Khmerload is often compared to Buzzfeed; what would you say are the similarities and differences that they have?

V: I think the similarities are that we focus on viral topics. And entertaining content for the millennial, so it’s the same target audience. But Buzzfeed touches on politics and we don’t. I haven’t read their content for a while so I’m not too sure.

What is your strategy when expanding to other countries?

V: We have a content management system so we basically copy our platform and use it in another country. We have also started to hire young, passionate writers who can write interesting things. We give them a trial, and if they work well, we hire them. We focus on performance-based systems that allows them to get more pay and bonuses if they do well in terms of content and traffic.

Do you usually hire freelancers?

V: Yeah. A lot of freelancers actually. Then they become permanent staff later on! (Laughs). Actually, we don’t have an office in Myanmar so it’s basically like they are freelancers. That’s another thing we are looking to do with the fund – get an office in Myanmar in 2-3 months’ time. Now we just have staff working from home or co-working spaces.

Previously, you mentioned that you want to expand regionally. Aside from Myanmar, are there any countries that you are looking to expand to?

V: We have done a pilot test in Indonesia, but its not going as well as Myanmar. We try to get the maximum value for every dollar spent, so we are focusing on a market that can scale and gain traction very quickly like Myanmar. We are also thinking of expanding into Vietnam and Laos. Vietnam is a very interesting market for us; it’s a big population. For Indonesia, it is a huge population and there are many competitors. So it’s very tough. For now, we intend to test out Vietnam and Laos but it depends on how much funding we will receive in the future.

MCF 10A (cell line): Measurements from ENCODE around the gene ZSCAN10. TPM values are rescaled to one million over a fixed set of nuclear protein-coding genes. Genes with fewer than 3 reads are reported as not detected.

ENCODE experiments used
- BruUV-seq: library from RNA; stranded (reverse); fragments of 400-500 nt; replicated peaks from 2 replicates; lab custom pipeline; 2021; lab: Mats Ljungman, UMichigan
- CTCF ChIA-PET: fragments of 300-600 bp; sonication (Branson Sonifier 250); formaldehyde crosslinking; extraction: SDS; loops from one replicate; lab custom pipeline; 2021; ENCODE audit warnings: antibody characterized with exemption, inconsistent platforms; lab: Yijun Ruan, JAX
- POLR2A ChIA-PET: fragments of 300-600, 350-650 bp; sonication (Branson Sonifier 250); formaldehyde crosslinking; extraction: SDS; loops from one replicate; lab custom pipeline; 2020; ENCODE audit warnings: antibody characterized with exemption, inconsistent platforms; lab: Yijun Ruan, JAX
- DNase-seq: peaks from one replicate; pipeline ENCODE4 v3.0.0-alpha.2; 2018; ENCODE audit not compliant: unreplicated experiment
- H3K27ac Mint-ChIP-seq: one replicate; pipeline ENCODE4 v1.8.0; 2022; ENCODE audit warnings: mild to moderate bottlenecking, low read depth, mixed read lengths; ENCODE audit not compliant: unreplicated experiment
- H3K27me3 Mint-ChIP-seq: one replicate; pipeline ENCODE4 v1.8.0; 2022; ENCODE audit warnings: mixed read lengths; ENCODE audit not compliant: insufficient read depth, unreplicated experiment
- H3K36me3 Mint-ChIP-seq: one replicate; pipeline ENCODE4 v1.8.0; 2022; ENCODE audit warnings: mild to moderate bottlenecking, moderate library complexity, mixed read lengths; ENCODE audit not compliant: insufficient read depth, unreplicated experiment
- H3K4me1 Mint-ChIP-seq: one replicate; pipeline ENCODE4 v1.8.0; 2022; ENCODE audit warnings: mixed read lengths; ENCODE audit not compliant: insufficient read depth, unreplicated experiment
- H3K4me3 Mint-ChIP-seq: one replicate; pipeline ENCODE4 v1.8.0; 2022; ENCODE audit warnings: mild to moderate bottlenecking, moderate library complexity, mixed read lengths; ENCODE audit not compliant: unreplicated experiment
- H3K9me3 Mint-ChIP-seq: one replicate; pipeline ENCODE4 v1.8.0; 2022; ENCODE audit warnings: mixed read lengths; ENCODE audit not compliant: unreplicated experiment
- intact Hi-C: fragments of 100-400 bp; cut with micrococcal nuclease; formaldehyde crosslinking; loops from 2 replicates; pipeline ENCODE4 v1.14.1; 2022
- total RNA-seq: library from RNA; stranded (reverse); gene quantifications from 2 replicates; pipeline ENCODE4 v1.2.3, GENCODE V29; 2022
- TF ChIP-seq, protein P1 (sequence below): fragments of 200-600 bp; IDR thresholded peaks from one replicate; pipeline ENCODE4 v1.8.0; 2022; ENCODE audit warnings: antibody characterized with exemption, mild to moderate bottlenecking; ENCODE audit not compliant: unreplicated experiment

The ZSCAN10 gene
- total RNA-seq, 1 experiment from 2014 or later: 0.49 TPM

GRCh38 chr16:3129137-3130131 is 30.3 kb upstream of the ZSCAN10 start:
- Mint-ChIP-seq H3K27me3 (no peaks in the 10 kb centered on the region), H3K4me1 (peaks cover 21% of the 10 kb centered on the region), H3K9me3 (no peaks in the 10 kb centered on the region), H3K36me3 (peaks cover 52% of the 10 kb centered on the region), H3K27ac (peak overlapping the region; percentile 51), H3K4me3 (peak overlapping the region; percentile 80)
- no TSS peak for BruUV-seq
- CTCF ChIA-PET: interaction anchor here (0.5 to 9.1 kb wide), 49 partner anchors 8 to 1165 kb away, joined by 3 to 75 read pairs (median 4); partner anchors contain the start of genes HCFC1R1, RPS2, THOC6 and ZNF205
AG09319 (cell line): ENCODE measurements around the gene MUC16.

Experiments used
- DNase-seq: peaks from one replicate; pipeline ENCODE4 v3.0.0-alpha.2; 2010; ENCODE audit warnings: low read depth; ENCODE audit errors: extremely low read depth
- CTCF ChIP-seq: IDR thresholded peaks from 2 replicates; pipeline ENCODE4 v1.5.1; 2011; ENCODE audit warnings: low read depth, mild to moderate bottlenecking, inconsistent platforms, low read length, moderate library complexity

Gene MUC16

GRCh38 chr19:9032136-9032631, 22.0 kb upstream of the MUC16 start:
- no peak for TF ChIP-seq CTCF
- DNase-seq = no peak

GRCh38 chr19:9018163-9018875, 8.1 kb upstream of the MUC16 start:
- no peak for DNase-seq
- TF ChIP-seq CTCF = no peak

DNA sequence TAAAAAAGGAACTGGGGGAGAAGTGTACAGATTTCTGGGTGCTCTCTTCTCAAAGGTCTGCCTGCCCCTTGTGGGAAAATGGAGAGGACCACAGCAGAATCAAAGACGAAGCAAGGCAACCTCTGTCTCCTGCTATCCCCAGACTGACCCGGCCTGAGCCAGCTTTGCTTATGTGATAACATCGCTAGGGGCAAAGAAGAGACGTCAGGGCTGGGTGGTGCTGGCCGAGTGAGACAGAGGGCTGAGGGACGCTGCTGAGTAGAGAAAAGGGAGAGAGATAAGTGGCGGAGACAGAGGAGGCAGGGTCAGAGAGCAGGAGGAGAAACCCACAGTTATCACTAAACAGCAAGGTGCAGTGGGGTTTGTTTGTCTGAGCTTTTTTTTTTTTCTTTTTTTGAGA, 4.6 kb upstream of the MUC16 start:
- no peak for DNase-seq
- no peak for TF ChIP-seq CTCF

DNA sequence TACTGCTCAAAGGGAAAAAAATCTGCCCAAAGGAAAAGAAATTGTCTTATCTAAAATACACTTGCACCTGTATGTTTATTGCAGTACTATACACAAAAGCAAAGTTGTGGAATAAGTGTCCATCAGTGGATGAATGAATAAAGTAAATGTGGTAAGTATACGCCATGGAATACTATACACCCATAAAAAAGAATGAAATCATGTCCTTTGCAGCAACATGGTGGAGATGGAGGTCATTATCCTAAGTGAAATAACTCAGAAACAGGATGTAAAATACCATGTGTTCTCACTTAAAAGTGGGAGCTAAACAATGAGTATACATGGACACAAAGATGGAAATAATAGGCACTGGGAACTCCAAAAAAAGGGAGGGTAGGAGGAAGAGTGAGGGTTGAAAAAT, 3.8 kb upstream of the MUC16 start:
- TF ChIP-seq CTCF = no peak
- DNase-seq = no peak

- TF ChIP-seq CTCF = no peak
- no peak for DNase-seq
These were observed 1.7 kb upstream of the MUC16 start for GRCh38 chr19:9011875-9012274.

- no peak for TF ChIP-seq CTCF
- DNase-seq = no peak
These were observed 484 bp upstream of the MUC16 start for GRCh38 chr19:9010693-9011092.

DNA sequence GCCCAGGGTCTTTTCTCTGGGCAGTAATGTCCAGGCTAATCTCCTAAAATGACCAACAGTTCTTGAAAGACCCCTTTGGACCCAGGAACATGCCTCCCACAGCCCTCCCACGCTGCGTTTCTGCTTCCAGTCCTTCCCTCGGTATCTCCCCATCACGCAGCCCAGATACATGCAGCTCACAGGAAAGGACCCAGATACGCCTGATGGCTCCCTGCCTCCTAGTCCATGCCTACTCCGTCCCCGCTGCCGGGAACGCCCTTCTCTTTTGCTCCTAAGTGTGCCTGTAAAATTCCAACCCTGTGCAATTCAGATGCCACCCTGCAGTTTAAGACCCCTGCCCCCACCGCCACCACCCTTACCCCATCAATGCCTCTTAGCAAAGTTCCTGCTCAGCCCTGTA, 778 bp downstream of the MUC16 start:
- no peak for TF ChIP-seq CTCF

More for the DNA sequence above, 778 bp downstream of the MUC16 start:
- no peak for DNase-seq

Why did you choose to incorporate Khmerload in Singapore?

V: From the investors’ point of view, they are not familiar with Cambodian law. 500Startups suggested that we incorporate in Singapore to position ourselves as a regional player. Not to mention, they also have a better investment protection law. In Cambodia, it’s not very clear because investments have preference share and common shares but in Singapore it is very structured. So many investors feel that it is more secure.

What advice do you have for entrepreneurs and startups that are looking for investors to further their businesses and innovation?

V: First, if you want to look for funding, you have to identify the investors. You need to be familiar with all the players. You get yourself a list of all the VCs in the region, especially since there are a lot of funds now targeted at Southeast Asia. Of course, you must first have a product that is scalable, a good market fit and something people actually need. And a good team! If possible, have a co-founder that is a CTO. You should probably also have a good foundation to position yourself as a regional company. You pitch that you are a startup that can scale regionally and your product doesn’t only work in Cambodia but it can work in other countries as well. However, It’s not just only about receiving investments. You must get sizable investments that doesn’t dilute your share that much to get a good foundation. And if you have an idea, start now! Don’t wait. Just start – you learn from all the mistakes along the way. Each mistake teaches you something.

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And that concludes our interview with Mr Vichet In, the co-founder of Khmerlaod, Myanmarload, and possibly even VietnamLoad or LaosLoad in the future!

Geeks in Cambodia is extremely proud of Khmerload and the path it has paved for other Cambodian startups to receive international investments and expand globally. We are rooting for all other startups and budding entrepreneurs out there, and just like Mr Vichet said – start now!

(Oh, and just one more exclusive thing for Geeks in Cambodia’s dedicated readers – Mr Vichet In is already in the midst of launching a new startup to the scene, so stay peeled to Geeks in Cambodia for more updates!)